The Sanskrit word for festival is utsav. That is actually made of two words ut and sav. Ut means lifting and sav stands for everything negative. Thus utsav loosely means lifting the mind above darkness. In other words, a festival is a celebration of mind, of life.
Man has always found reasons to celebrate – from the hunter-gatherer to the nomad to the settled peasant and, of course, to the modern man, festivals have been integral to life and living. It’s a kind of metaphysical escapism man has devised to win spurts of reprieve from the Sisyphean futility that life has become for most. It’s like looking forward to a drink in an agreeable company at the end of a challenging day.
But what happens when these spurts of reprieve become a humdrum affair? When the fizz, the effervescence, is gone out of that rare champagne; and it turns out to be a dead spirit, bland and insipid?
Let’s face it. Our literature festivals are being threatened by a cancerous multiplication of the same, leading to predictable results. Apart from the ‘more of the same’ repetitiveness, these festivals have also become, over a short period, syndicates of men and women with interests that are far removed from pure literature. In other words, literature festivals are gradually being divorced from their literary interests and qualities. Instead of being enriched by words of wisdom and creativity, these festivals are now being turned into a veritable Babel of noises with most of the action taking place not in book-reading sessions or at poetry recitations, but in five-star lifts and in the dark shades of hotel lobbies.
What purpose does it serve, given such a bleak scenario, if one more literature festival is foisted on the unguarded reader? Frankly, do we need one more platform for some fat-cat corporate wives and their page-three tight-pants sashaying in their chiffons and Tuxedos getting drowned, without a clue whatsoever, in the vortex of a Jose Saramago or an Orhan Pamuk? That is, unless such an attempt makes the cut into a new level, a new theme, and a new narrative – a whole new literature?
Welcome to the Gateway Litfest 2015 (February 14-15). The two-day festival may not be all about a whole new literature; but it’s an attempt to resurrect the old literature with a whole new narrative.
We seem to have forgotten that India is often referred to, and rightly, as an ethnological museum for its diverse cultural, linguistic and even national streams, all of which are not only rooted in the same soil, but are also enriched by the same history, civilization, and heritage, and the same totems, and tribal memories. Much like its countless rivulets, streams, and mighty rivers running through the length and breadth of this vast geographical marvel called India, and all of them coming out of the same mountain springs and merging into the same oceans.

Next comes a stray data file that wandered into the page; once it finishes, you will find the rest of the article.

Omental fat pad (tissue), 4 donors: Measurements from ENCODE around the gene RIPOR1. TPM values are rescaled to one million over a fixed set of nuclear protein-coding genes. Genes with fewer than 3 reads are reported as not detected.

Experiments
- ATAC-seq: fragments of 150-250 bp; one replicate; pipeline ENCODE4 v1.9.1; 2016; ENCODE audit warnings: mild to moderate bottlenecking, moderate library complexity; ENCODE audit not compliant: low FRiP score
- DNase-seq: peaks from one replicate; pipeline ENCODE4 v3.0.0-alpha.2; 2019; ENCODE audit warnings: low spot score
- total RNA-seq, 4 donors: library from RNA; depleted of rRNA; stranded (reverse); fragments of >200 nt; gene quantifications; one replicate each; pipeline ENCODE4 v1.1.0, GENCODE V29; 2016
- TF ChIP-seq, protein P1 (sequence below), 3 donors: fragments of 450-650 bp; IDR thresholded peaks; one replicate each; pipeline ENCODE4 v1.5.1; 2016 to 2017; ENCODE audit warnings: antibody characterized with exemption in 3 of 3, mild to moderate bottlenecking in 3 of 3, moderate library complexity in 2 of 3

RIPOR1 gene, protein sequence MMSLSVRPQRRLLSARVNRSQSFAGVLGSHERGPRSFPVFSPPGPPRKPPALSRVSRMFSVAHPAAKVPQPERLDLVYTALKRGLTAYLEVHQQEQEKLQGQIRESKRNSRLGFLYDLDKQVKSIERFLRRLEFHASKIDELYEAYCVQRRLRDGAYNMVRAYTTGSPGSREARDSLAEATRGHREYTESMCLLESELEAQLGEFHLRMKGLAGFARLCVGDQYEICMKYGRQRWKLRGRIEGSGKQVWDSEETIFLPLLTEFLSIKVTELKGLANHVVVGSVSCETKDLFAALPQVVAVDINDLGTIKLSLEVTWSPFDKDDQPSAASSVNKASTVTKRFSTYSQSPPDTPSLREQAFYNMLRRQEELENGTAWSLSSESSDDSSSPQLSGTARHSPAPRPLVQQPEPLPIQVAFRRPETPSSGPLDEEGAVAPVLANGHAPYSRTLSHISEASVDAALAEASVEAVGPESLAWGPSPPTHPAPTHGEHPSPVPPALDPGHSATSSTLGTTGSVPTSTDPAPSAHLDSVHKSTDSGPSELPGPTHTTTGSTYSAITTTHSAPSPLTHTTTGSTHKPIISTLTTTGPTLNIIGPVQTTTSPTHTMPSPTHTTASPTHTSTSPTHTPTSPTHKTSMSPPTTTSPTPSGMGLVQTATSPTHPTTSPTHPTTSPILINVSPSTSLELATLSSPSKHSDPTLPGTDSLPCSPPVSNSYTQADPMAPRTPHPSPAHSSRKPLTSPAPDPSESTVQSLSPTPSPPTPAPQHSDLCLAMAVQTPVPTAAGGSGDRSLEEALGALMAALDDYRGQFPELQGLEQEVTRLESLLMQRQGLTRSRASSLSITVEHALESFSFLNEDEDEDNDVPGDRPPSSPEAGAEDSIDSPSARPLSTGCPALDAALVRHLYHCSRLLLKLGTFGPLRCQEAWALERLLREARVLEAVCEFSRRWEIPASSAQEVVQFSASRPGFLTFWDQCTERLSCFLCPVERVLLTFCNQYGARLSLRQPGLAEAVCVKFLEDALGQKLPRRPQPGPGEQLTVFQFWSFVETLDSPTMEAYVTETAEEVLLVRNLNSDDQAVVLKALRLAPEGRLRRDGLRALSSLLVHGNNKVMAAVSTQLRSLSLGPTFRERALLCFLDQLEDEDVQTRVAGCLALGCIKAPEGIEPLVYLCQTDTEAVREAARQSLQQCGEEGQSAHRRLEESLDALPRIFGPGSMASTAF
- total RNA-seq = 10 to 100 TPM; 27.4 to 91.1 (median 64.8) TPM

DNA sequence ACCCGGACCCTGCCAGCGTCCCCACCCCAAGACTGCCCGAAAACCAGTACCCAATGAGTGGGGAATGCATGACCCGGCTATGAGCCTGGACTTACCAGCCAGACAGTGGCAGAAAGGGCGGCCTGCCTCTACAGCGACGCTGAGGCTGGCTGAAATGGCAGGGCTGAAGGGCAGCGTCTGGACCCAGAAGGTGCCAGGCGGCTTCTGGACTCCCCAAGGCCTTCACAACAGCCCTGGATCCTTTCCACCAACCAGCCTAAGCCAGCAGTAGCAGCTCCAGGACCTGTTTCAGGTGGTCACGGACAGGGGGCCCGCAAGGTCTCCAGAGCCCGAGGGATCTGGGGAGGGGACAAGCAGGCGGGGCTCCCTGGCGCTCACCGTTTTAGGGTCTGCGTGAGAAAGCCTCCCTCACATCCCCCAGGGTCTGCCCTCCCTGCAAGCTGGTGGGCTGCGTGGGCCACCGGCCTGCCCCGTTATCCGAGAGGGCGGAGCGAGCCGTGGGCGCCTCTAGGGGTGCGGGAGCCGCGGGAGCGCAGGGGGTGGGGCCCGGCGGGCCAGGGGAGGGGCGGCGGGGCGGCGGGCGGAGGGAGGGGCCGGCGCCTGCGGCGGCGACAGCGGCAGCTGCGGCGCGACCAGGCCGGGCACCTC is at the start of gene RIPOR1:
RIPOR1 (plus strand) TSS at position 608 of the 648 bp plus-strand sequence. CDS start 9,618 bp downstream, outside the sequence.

We also seem to have forgotten that we are a country that can rightly boast of nearly 25 regional languages, 13 scripts, and over 700 dialects, not to speak of hundreds of tribal tongues at various stages of evolution. More importantly, each of these 25 regional languages has an impressive pedigree of a literature that goes back to hundreds of years in history. Chilappathikaram, the Tamil classic (around second or third century) and Tholkapiam, an iconic work on Tamil grammar, also dated around the same time as Chilapathikaram. would predate most of the great works in world literature. What to speak of the two greatest works in the history of humankind – Ramayan and Mahabharat!
Statistics apart, there is an irrefutable case for the busybodies of these festivals to shift their focus to the country’s regional language literature, instead of reducing them to annual ceremonies to pay tributes to a certain Thomas Babington MaCaulay and his progeny.
Starting with the first Gateway Litfest, this would be our ceaseless endeavour.
Bill Clinton famously described ‘litfests’ as the Woodstock of the mind. Despite the fact that literature, great literature in any case, is not born out of public places and parks, rather in the cocoons of human mind, we accept the definition to the extent that music, like literature, is eclectic in its body and soul.
So welcome to Woodstock of the mind.